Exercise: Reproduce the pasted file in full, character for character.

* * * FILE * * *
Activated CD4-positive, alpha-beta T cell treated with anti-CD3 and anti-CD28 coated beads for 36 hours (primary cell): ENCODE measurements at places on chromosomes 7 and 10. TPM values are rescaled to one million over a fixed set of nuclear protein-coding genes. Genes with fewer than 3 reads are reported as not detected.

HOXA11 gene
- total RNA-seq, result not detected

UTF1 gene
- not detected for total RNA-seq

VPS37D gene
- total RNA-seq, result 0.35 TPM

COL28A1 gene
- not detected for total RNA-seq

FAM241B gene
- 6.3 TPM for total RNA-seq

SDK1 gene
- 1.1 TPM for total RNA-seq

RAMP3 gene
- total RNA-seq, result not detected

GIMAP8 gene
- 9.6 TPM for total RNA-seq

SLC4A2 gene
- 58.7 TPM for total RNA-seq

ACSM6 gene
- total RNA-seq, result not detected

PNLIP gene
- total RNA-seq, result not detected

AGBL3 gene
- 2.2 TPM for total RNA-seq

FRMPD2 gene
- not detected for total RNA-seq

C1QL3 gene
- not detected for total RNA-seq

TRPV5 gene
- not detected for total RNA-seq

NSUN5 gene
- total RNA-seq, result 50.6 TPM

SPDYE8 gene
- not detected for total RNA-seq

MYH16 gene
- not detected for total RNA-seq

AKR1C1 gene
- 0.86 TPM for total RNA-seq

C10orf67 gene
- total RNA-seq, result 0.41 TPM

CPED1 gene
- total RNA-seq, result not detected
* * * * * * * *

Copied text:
Activated CD4-positive, alpha-beta T cell treated with anti-CD3 and anti-CD28 coated beads for 36 hours (primary cell): ENCODE measurements at places on chromosomes 7 and 10. TPM values are rescaled to one million over a fixed set of nuclear protein-coding genes. Genes with fewer than 3 reads are reported as not detected.

HOXA11 gene
- total RNA-seq, result not detected

UTF1 gene
- not detected for total RNA-seq

VPS37D gene
- total RNA-seq, result 0.35 TPM

COL28A1 gene
- not detected for total RNA-seq

FAM241B gene
- 6.3 TPM for total RNA-seq

SDK1 gene
- 1.1 TPM for total RNA-seq

RAMP3 gene
- total RNA-seq, result not detected

GIMAP8 gene
- 9.6 TPM for total RNA-seq

SLC4A2 gene
- 58.7 TPM for total RNA-seq

ACSM6 gene
- total RNA-seq, result not detected

PNLIP gene
- total RNA-seq, result not detected

AGBL3 gene
- 2.2 TPM for total RNA-seq

FRMPD2 gene
- not detected for total RNA-seq

C1QL3 gene
- not detected for total RNA-seq

TRPV5 gene
- not detected for total RNA-seq

NSUN5 gene
- total RNA-seq, result 50.6 TPM

SPDYE8 gene
- not detected for total RNA-seq

MYH16 gene
- not detected for total RNA-seq

AKR1C1 gene
- 0.86 TPM for total RNA-seq

C10orf67 gene
- total RNA-seq, result 0.41 TPM

CPED1 gene
- total RNA-seq, result not detected